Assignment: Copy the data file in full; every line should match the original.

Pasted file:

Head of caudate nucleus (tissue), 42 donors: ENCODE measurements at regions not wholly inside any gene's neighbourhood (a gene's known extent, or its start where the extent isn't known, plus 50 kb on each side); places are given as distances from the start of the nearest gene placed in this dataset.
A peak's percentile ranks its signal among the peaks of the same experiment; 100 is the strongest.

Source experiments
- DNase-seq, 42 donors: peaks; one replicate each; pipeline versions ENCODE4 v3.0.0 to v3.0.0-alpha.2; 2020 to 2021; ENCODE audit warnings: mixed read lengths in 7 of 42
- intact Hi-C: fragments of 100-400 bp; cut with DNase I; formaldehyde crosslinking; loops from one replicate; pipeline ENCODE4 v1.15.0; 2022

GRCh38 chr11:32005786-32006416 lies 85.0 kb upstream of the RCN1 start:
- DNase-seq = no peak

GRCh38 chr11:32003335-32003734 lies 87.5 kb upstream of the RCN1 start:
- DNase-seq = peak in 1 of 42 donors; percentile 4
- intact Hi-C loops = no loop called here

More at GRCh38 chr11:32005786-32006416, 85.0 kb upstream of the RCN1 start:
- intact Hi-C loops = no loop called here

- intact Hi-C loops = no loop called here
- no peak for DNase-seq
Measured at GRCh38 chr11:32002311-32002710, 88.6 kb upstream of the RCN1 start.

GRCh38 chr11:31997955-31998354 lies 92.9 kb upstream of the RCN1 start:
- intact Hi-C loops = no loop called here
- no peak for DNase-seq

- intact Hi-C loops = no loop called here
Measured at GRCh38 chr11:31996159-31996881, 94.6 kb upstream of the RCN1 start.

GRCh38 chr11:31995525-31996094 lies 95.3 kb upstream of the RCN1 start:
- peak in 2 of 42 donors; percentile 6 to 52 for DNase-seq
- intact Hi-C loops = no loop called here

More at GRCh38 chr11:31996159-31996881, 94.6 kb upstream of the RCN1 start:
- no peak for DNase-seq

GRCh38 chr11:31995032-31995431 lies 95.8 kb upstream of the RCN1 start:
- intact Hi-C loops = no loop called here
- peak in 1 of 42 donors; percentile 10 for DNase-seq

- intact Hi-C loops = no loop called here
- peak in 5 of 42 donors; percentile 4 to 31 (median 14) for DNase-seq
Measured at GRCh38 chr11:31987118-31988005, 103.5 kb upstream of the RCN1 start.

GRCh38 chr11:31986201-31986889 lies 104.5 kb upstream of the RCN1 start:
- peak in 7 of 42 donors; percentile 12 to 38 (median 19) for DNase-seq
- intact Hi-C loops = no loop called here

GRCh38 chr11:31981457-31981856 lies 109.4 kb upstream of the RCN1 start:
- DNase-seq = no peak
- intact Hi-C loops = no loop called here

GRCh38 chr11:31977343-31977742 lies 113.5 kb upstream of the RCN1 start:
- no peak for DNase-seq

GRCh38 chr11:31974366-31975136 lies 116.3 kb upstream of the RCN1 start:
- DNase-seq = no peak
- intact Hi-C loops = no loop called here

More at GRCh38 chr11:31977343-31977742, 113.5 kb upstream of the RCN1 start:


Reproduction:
Head of caudate nucleus (tissue), 42 donors: ENCODE measurements at regions not wholly inside any gene's neighbourhood (a gene's known extent, or its start where the extent isn't known, plus 50 kb on each side); places are given as distances from the start of the nearest gene placed in this dataset.
A peak's percentile ranks its signal among the peaks of the same experiment; 100 is the strongest.

Source experiments
- DNase-seq, 42 donors: peaks; one replicate each; pipeline versions ENCODE4 v3.0.0 to v3.0.0-alpha.2; 2020 to 2021; ENCODE audit warnings: mixed read lengths in 7 of 42
- intact Hi-C: fragments of 100-400 bp; cut with DNase I; formaldehyde crosslinking; loops from one replicate; pipeline ENCODE4 v1.15.0; 2022

GRCh38 chr11:32005786-32006416 lies 85.0 kb upstream of the RCN1 start:
- DNase-seq = no peak

GRCh38 chr11:32003335-32003734 lies 87.5 kb upstream of the RCN1 start:
- DNase-seq = peak in 1 of 42 donors; percentile 4
- intact Hi-C loops = no loop called here

More at GRCh38 chr11:32005786-32006416, 85.0 kb upstream of the RCN1 start:
- intact Hi-C loops = no loop called here

- intact Hi-C loops = no loop called here
- no peak for DNase-seq
Measured at GRCh38 chr11:32002311-32002710, 88.6 kb upstream of the RCN1 start.

GRCh38 chr11:31997955-31998354 lies 92.9 kb upstream of the RCN1 start:
- intact Hi-C loops = no loop called here
- no peak for DNase-seq

- intact Hi-C loops = no loop called here
Measured at GRCh38 chr11:31996159-31996881, 94.6 kb upstream of the RCN1 start.

GRCh38 chr11:31995525-31996094 lies 95.3 kb upstream of the RCN1 start:
- peak in 2 of 42 donors; percentile 6 to 52 for DNase-seq
- intact Hi-C loops = no loop called here

More at GRCh38 chr11:31996159-31996881, 94.6 kb upstream of the RCN1 start:
- no peak for DNase-seq

GRCh38 chr11:31995032-31995431 lies 95.8 kb upstream of the RCN1 start:
- intact Hi-C loops = no loop called here
- peak in 1 of 42 donors; percentile 10 for DNase-seq

- intact Hi-C loops = no loop called here
- peak in 5 of 42 donors; percentile 4 to 31 (median 14) for DNase-seq
Measured at GRCh38 chr11:31987118-31988005, 103.5 kb upstream of the RCN1 start.

GRCh38 chr11:31986201-31986889 lies 104.5 kb upstream of the RCN1 start:
- peak in 7 of 42 donors; percentile 12 to 38 (median 19) for DNase-seq
- intact Hi-C loops = no loop called here

GRCh38 chr11:31981457-31981856 lies 109.4 kb upstream of the RCN1 start:
- DNase-seq = no peak
- intact Hi-C loops = no loop called here

GRCh38 chr11:31977343-31977742 lies 113.5 kb upstream of the RCN1 start:
- no peak for DNase-seq

GRCh38 chr11:31974366-31975136 lies 116.3 kb upstream of the RCN1 start:
- DNase-seq = no peak
- intact Hi-C loops = no loop called here

More at GRCh38 chr11:31977343-31977742, 113.5 kb upstream of the RCN1 start: